LG is planning to launch its mobile payment service by December in a bid to compete in the global mobile payment market that is already dominated by tech majors such Google, Samsung and Apple. The service is likely to be called "LG Pay", for which the company registered a trademark both at its homeland, South Korea as well as the US.
"We will sign a deal with some of the country's major card companies before officially launching our mobile payment platform," said an LG official to the Korean Times. South Korea's two biggest credit card companies that expected to sign a deal with LG are Shinhan Card and KB Kookmin Card.
LG first made its plan to launch the payment service official, during the launch event of its first V series flagship smartphone, LG V10 that comes with a bunch of distinctive new features such as a second screen, dual front camera and manual video. Another significant addition is a new fingerprint sensor to unlock the device and turn on display simultaneously. The fingerprint sensor also works with Google's digital wallet, Android Pay but in US only.
Market analysts are quite sceptical about LG's new move. Noh Geun-chan, an analyst at HMC Investment and Securities, asserts that the competition for the mobile payment market is fierce, with a number of IT giants betting on similar services.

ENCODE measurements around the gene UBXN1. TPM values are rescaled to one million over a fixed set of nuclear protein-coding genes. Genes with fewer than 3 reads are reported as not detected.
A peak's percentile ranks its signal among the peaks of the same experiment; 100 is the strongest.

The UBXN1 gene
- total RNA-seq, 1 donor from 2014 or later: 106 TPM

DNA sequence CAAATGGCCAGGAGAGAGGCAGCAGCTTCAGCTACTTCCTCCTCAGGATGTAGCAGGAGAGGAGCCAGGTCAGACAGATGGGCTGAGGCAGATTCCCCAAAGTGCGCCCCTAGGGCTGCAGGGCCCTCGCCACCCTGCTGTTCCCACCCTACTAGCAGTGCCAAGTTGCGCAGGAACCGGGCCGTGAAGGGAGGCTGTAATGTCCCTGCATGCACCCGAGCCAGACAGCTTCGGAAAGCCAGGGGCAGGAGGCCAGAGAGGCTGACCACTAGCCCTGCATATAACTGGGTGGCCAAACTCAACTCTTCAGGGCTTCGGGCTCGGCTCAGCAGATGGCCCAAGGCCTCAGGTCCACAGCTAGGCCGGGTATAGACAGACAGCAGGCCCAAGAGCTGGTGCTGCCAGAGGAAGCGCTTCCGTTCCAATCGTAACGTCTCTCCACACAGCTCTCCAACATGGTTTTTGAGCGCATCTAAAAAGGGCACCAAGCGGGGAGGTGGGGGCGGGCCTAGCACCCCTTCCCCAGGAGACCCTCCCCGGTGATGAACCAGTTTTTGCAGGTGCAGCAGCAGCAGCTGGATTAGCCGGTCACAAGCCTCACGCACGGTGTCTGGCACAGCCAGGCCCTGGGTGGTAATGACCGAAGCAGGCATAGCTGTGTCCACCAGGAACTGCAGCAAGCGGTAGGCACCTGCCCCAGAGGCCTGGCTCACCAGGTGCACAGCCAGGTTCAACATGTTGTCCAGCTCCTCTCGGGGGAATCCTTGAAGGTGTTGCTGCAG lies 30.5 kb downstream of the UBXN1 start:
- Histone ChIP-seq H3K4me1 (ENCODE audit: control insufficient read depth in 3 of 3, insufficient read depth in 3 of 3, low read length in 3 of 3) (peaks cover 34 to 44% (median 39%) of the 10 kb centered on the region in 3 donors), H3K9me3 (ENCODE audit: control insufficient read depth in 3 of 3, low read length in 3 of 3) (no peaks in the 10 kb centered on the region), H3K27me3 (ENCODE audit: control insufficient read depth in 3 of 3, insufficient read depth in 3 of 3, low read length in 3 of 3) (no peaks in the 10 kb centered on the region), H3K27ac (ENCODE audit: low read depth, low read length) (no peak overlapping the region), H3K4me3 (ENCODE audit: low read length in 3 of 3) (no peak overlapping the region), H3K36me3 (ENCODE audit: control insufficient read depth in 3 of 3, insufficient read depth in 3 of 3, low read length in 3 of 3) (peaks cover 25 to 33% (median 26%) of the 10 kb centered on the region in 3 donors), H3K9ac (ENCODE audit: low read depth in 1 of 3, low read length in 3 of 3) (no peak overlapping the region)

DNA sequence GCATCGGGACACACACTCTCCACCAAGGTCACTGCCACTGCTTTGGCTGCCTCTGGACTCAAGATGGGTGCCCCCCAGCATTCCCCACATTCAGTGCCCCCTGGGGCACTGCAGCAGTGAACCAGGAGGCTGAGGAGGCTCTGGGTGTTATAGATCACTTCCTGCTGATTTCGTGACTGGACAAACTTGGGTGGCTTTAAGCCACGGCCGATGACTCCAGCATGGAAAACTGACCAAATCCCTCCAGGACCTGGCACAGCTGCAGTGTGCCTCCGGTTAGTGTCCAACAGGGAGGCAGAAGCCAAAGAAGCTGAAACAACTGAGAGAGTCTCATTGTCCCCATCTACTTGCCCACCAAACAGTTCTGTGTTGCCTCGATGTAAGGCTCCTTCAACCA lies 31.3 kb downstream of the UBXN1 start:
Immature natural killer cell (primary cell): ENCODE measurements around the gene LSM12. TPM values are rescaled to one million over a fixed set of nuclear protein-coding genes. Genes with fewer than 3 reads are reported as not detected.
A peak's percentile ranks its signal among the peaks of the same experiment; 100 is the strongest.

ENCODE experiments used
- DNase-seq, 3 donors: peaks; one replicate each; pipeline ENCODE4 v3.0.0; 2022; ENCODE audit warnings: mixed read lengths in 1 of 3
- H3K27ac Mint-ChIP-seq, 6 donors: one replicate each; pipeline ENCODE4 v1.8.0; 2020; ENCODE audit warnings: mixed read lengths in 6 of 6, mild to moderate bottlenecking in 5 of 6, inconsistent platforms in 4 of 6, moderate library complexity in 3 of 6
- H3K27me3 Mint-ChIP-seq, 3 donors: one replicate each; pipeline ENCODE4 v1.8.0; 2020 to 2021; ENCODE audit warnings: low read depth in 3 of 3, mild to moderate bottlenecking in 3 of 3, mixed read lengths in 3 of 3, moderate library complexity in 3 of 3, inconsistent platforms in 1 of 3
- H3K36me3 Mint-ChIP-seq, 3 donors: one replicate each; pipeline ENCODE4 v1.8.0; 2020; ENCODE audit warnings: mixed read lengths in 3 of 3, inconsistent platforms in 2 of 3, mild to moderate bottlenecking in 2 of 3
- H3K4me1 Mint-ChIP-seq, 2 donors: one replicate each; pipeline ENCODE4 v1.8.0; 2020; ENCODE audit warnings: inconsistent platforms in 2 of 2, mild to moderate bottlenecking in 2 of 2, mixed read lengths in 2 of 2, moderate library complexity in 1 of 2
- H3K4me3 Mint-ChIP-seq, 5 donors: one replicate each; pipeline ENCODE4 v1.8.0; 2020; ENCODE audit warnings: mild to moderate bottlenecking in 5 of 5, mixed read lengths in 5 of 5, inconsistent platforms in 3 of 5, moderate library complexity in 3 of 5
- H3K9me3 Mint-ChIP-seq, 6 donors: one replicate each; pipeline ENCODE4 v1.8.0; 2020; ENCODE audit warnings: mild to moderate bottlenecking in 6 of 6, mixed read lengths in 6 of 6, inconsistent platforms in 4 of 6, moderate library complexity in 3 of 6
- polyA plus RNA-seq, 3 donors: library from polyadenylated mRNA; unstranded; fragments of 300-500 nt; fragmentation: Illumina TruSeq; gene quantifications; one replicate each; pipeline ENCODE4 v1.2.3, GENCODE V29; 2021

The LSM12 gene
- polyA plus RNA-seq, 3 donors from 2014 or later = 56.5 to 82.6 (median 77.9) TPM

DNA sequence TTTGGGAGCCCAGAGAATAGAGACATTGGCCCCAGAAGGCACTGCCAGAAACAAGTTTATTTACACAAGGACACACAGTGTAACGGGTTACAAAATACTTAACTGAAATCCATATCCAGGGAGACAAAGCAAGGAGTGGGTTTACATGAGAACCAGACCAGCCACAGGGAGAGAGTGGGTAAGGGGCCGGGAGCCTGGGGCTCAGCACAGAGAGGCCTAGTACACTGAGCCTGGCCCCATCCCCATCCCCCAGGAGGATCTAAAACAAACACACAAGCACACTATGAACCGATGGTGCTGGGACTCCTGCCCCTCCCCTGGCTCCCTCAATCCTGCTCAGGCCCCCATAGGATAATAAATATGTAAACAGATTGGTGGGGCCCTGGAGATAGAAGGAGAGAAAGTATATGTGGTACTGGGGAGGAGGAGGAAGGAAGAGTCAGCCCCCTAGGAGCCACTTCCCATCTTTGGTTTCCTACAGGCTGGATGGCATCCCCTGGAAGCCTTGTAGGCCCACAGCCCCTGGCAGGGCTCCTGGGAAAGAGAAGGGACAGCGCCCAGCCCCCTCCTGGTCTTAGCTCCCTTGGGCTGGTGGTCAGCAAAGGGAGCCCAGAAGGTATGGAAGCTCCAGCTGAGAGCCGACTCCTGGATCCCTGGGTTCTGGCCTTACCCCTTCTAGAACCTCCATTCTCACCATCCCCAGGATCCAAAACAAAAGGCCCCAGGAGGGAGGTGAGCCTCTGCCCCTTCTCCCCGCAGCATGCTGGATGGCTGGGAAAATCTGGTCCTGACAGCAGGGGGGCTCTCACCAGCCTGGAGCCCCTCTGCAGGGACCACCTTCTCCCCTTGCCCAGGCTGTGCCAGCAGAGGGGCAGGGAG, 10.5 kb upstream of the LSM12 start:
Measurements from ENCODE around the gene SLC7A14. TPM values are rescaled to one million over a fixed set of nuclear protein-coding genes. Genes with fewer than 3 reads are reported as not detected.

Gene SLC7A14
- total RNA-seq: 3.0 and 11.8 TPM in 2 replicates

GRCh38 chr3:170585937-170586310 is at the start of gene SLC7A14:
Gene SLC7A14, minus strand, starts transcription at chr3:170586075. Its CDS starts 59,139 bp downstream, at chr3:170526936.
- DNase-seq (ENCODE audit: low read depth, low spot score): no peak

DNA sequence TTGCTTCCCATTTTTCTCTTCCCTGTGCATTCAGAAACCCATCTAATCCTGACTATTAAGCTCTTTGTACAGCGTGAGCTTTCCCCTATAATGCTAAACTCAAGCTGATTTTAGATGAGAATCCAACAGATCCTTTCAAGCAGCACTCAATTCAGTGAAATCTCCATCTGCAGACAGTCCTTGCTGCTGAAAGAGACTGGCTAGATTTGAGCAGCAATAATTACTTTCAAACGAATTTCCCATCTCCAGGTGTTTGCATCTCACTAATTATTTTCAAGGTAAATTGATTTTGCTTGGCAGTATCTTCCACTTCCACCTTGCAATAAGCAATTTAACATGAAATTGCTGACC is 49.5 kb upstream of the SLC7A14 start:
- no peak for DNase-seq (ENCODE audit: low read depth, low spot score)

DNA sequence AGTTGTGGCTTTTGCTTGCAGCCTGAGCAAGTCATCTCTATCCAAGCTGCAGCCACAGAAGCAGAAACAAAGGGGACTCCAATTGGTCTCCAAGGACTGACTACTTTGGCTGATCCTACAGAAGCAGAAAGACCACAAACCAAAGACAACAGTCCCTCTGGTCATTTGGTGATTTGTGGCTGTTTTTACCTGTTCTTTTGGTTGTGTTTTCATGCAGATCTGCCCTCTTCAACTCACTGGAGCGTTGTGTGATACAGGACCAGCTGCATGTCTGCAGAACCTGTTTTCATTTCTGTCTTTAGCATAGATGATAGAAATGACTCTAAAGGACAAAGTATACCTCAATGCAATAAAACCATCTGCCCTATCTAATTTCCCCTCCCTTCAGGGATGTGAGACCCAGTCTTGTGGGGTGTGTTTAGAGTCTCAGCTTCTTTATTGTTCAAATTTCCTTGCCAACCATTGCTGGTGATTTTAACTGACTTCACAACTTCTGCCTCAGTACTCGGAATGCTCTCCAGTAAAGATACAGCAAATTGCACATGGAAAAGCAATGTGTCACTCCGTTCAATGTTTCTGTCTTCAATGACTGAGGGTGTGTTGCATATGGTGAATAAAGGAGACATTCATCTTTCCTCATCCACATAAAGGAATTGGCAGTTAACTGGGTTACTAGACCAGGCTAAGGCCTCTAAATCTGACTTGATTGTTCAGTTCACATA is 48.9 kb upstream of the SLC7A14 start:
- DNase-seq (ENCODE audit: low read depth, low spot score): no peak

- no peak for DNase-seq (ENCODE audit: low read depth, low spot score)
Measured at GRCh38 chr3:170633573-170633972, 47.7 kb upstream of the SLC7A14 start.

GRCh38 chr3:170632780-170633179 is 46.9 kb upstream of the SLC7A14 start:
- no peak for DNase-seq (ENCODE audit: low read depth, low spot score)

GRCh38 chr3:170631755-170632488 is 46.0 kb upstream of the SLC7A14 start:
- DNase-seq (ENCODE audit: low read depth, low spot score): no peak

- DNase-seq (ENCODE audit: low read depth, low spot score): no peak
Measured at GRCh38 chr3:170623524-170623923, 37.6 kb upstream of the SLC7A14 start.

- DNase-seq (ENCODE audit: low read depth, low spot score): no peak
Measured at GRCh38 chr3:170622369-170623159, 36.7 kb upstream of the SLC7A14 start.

"Samsung Pay is getting more traction and more people are using the service," said Noh Geun-chan who believes that it would be tough for LG to get the momentum with its new service, which will face touch challenge from the rivals - Apple, Google and Samsung - who are aggressively promoting their payment services.
Recently, Apple rolled out its payment service in Canada and Australia. Along with this, it gained support from two major banks in the UK such as Tesco Bank and TSB. The company even added more than 90 additional banks, credit unions and financial institutions for US users.
Meanwhile, Samsung seems to be at work for a wider availability of its mobile service – Samsung Pay – which was initially made available for users in US and South Korea a few months ago, in countries such as China, Spain, and even UK, in the first quarter of 2016.